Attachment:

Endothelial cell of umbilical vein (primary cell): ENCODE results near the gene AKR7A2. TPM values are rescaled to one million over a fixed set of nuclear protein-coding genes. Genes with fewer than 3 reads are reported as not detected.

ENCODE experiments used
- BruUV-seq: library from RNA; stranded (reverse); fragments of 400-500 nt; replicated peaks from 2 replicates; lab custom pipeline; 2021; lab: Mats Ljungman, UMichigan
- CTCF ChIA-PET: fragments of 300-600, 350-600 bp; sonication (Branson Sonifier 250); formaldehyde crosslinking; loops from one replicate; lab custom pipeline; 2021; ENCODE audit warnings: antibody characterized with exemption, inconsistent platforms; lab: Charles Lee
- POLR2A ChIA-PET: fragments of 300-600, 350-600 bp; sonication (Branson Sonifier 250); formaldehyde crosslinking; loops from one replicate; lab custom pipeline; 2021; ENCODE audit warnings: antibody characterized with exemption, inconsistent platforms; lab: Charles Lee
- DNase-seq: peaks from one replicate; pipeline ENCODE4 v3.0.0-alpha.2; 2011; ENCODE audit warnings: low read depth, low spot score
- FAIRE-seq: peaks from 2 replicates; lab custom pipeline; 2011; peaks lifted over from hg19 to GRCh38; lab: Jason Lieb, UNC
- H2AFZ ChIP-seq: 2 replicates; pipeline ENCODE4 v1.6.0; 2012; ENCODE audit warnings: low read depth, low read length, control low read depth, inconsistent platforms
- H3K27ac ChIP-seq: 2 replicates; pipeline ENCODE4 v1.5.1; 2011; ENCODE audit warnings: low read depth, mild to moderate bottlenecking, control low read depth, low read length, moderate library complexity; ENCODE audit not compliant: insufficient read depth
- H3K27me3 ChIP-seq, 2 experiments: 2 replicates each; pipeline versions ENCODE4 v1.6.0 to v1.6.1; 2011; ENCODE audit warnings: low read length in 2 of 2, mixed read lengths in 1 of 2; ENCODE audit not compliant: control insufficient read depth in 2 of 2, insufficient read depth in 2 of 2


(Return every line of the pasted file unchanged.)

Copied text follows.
Endothelial cell of umbilical vein (primary cell): ENCODE results near the gene AKR7A2. TPM values are rescaled to one million over a fixed set of nuclear protein-coding genes. Genes with fewer than 3 reads are reported as not detected.

ENCODE experiments used
- BruUV-seq: library from RNA; stranded (reverse); fragments of 400-500 nt; replicated peaks from 2 replicates; lab custom pipeline; 2021; lab: Mats Ljungman, UMichigan
- CTCF ChIA-PET: fragments of 300-600, 350-600 bp; sonication (Branson Sonifier 250); formaldehyde crosslinking; loops from one replicate; lab custom pipeline; 2021; ENCODE audit warnings: antibody characterized with exemption, inconsistent platforms; lab: Charles Lee
- POLR2A ChIA-PET: fragments of 300-600, 350-600 bp; sonication (Branson Sonifier 250); formaldehyde crosslinking; loops from one replicate; lab custom pipeline; 2021; ENCODE audit warnings: antibody characterized with exemption, inconsistent platforms; lab: Charles Lee
- DNase-seq: peaks from one replicate; pipeline ENCODE4 v3.0.0-alpha.2; 2011; ENCODE audit warnings: low read depth, low spot score
- FAIRE-seq: peaks from 2 replicates; lab custom pipeline; 2011; peaks lifted over from hg19 to GRCh38; lab: Jason Lieb, UNC
- H2AFZ ChIP-seq: 2 replicates; pipeline ENCODE4 v1.6.0; 2012; ENCODE audit warnings: low read depth, low read length, control low read depth, inconsistent platforms
- H3K27ac ChIP-seq: 2 replicates; pipeline ENCODE4 v1.5.1; 2011; ENCODE audit warnings: low read depth, mild to moderate bottlenecking, control low read depth, low read length, moderate library complexity; ENCODE audit not compliant: insufficient read depth
- H3K27me3 ChIP-seq, 2 experiments: 2 replicates each; pipeline versions ENCODE4 v1.6.0 to v1.6.1; 2011; ENCODE audit warnings: low read length in 2 of 2, mixed read lengths in 1 of 2; ENCODE audit not compliant: control insufficient read depth in 2 of 2, insufficient read depth in 2 of 2